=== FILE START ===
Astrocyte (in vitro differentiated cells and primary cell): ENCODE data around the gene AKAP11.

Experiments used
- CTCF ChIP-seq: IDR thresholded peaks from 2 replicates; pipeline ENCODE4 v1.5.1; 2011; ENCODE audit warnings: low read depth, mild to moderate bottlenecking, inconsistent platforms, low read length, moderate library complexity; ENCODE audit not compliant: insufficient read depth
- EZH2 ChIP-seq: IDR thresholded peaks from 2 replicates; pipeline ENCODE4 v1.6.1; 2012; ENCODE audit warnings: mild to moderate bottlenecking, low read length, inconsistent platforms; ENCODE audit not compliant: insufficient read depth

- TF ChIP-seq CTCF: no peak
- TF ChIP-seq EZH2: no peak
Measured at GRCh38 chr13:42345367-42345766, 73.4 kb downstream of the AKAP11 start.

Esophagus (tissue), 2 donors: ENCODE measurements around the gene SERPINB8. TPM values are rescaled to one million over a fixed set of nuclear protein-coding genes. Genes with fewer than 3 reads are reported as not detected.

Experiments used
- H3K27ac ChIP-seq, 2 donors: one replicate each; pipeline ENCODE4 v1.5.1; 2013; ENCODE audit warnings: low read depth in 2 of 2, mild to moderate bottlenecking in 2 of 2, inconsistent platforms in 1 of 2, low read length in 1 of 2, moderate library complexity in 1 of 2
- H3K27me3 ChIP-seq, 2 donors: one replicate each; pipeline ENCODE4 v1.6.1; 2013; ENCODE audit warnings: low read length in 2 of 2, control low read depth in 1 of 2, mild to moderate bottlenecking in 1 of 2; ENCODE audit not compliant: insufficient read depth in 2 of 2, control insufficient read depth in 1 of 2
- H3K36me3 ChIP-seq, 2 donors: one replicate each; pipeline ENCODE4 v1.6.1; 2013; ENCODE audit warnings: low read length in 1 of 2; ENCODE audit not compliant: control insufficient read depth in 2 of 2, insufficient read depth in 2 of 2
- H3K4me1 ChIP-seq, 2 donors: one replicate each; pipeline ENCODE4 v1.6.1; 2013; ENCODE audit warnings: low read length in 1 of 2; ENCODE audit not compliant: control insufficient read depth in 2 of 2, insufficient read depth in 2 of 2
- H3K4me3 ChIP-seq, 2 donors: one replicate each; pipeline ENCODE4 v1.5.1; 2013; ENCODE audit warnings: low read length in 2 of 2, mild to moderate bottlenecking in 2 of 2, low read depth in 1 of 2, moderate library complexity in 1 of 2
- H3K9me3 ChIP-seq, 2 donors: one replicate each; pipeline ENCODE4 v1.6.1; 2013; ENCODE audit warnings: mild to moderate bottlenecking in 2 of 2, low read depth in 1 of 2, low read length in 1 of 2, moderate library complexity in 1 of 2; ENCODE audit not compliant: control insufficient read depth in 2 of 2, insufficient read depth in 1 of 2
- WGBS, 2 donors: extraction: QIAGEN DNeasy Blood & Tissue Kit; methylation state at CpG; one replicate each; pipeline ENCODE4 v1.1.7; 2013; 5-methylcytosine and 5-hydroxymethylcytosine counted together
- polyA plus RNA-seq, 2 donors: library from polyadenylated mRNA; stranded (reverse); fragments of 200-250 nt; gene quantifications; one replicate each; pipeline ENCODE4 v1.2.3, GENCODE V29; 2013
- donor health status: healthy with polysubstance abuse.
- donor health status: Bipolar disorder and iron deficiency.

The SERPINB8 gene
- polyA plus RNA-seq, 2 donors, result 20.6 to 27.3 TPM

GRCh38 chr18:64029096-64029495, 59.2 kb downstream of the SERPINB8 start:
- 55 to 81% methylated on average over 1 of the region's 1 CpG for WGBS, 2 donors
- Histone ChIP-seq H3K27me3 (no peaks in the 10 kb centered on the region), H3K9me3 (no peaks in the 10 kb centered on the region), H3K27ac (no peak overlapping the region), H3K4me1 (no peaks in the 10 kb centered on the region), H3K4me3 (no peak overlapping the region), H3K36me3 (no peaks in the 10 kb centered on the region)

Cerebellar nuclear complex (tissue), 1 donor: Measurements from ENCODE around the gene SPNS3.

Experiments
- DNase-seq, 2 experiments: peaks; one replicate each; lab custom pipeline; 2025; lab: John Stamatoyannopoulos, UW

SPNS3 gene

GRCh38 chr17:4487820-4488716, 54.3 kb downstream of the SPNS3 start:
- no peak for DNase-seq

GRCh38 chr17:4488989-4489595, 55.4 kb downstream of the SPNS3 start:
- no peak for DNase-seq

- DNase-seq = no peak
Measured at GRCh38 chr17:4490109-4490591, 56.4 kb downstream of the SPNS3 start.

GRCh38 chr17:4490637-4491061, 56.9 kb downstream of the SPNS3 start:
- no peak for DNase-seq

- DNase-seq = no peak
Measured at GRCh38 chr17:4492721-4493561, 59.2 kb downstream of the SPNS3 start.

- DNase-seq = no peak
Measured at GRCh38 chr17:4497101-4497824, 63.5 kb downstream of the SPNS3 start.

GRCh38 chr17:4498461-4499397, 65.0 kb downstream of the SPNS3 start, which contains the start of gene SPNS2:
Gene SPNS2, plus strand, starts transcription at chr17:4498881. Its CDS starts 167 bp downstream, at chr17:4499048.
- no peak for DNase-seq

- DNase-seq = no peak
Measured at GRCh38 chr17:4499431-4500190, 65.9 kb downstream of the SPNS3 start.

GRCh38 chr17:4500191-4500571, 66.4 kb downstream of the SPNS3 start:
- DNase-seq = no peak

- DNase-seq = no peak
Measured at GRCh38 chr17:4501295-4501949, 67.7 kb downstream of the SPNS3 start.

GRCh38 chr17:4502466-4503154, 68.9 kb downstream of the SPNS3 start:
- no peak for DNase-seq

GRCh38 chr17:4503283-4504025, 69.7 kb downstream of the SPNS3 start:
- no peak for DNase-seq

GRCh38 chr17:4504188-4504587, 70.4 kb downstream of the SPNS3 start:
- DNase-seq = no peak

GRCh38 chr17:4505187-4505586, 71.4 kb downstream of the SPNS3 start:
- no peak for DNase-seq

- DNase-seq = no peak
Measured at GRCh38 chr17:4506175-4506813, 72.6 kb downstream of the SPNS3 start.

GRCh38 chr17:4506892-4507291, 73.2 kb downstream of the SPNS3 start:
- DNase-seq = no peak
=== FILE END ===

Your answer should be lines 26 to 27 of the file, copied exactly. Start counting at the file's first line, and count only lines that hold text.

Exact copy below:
Experiments
- DNase-seq, 2 experiments: peaks; one replicate each; lab custom pipeline; 2025; lab: John Stamatoyannopoulos, UW